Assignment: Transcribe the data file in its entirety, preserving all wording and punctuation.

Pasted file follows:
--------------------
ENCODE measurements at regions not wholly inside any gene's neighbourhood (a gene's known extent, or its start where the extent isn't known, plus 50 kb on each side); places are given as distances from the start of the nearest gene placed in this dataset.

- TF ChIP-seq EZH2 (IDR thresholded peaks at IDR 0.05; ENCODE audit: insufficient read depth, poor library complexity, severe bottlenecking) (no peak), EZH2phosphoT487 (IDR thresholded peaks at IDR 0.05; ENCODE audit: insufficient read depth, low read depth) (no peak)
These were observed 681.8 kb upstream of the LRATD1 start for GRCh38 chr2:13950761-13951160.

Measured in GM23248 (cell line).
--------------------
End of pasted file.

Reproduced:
ENCODE measurements at regions not wholly inside any gene's neighbourhood (a gene's known extent, or its start where the extent isn't known, plus 50 kb on each side); places are given as distances from the start of the nearest gene placed in this dataset.

- TF ChIP-seq EZH2 (IDR thresholded peaks at IDR 0.05; ENCODE audit: insufficient read depth, poor library complexity, severe bottlenecking) (no peak), EZH2phosphoT487 (IDR thresholded peaks at IDR 0.05; ENCODE audit: insufficient read depth, low read depth) (no peak)
These were observed 681.8 kb upstream of the LRATD1 start for GRCh38 chr2:13950761-13951160.

Measured in GM23248 (cell line).